Expert Opinions: Marine Habitat Monitoring

(Image credit: Voyis)

Beneath our oceans' surfaces lies a complex tapestry of marine habitats which are increasingly impacted by human exploitation and climate change. Many countries have ambitious targets for the management of marine protected environments (MPAs), but effectiveness has been limited by conventional monitoring methods.

Historical observations have been conducted by divers navigating predefined transects to collect downward video recordings for manual review. The future of marine habitat monitoring will be driven by advancements in underwater optical imaging with data that is automatically analyzed and correlated with biological sensing data.


Optical sensors can be deployed on autonomous underwater vehicles (AUVs) which excel in wide-area transect-based surveys and complemented with remotely operated vehicles (ROVs) for localized inspection in regions of limited water clarity. This combined approach can adapt to regional ocean conditions and scale to cover wider areas than conventional methods.

Two revolutionary technologies will make the concept of remote MPA monitoring a reality. First, the ability to rapidly generate accurate 3D models of localized habitats using calibrated cameras and powerful lighting systems. These high-resolution and color-corrected digital twins enable precise change detection between periodic surveys, and the ability to meticulously inspect the flora and fauna. These captivating reconstructions empower conservation efforts by better illuminating the fascinating ecosystems we need to protect.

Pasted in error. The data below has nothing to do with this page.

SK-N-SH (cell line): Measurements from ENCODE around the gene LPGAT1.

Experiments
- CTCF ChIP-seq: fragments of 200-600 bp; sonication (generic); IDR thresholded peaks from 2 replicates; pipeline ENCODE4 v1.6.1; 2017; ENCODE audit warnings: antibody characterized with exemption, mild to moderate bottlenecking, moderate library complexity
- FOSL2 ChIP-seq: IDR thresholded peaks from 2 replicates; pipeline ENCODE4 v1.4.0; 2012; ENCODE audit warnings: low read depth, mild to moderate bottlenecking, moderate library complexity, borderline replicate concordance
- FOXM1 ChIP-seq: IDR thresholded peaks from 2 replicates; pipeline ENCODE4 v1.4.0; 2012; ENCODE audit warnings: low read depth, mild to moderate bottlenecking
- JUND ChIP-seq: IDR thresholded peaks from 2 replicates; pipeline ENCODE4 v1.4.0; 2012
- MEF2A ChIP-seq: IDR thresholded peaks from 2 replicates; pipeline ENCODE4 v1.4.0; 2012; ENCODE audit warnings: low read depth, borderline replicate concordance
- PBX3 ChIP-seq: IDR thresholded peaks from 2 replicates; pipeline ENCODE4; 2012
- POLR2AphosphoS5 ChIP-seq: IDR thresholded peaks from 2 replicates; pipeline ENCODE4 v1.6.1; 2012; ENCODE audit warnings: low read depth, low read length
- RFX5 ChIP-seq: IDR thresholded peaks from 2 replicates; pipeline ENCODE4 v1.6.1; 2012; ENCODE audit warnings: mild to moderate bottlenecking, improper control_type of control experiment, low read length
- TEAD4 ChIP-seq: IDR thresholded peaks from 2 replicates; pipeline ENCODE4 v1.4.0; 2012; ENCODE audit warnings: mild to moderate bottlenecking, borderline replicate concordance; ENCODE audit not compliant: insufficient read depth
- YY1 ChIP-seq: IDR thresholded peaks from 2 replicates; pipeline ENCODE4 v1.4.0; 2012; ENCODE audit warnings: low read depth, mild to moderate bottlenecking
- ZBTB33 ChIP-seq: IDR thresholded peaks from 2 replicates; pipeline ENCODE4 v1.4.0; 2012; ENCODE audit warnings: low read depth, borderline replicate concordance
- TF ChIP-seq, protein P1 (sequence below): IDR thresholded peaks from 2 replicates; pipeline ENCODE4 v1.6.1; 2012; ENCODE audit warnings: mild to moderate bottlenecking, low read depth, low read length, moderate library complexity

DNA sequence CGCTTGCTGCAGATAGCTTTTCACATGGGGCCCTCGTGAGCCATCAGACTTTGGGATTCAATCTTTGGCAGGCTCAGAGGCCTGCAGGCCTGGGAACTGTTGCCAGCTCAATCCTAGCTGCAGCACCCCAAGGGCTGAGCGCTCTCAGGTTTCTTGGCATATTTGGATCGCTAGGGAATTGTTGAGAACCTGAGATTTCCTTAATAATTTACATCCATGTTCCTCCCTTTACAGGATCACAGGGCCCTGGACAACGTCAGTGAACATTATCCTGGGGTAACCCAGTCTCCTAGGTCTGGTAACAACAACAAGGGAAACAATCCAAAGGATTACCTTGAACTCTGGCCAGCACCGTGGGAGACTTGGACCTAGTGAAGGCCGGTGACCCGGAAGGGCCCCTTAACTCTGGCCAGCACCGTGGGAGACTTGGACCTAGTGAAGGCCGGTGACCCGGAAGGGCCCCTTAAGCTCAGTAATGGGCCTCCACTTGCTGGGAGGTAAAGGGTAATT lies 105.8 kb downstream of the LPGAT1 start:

The second transformation is using unsupervised machine learning for the automated statistical analysis of image datasets. Each MPA is unique, as are the scientific questions, a variability not well suited to conventional machine learning approaches that thrive on consistency. A powerful new approach, developed by Voyis in partnership with the University of Southampton, efficiently clusters and indexes immense image datasets to streamline data interpretation and dissemination, supporting automated tasks such as measuring species abundance and live versus dead coral ratios.


The IMAGE project (Image Mapping and Analysis for Governance and Education), funded by the Canadian Department of Fisheries and Oceans (DFO), showcased the commitment of Voyis and Shift Environmental to advancing ocean science. A novel monitoring methodology was demonstrated using a small ROV with optical sensors to map, model, and analyze the Glass Sponge Reef MPAs in Howe Sound, Canada. Voyis deployed a downward 3D laser and color camera to capture transect data for machine learning analysis, as well as the Discovery Camera for vehicle piloting and 3D modeling. In the future, biological sensors will be added to correlate ocean health measurements with features in the images.


Automated data clustering can be used in Mine Countermeasures (MCM) operations to search for artificial objects in large datasets to swiftly localize possible threats. For offshore infrastructure, thousands of pipeline images can be automatically indexed to separate anomalies for closer inspection, and in offshore wind site surveys, images with debris can be rapidly isolated from typical seabed images, increasing data review efficiency.

The adoption of underwater optical sensors with advancements in machine vision and machine learning will revolutionize the future of ocean habitat monitoring, helping steer us toward a more informed and sustainable ocean sector.

This story was originally featured in ON&T’s December Special Edition 2023 issue. Click here to read more.

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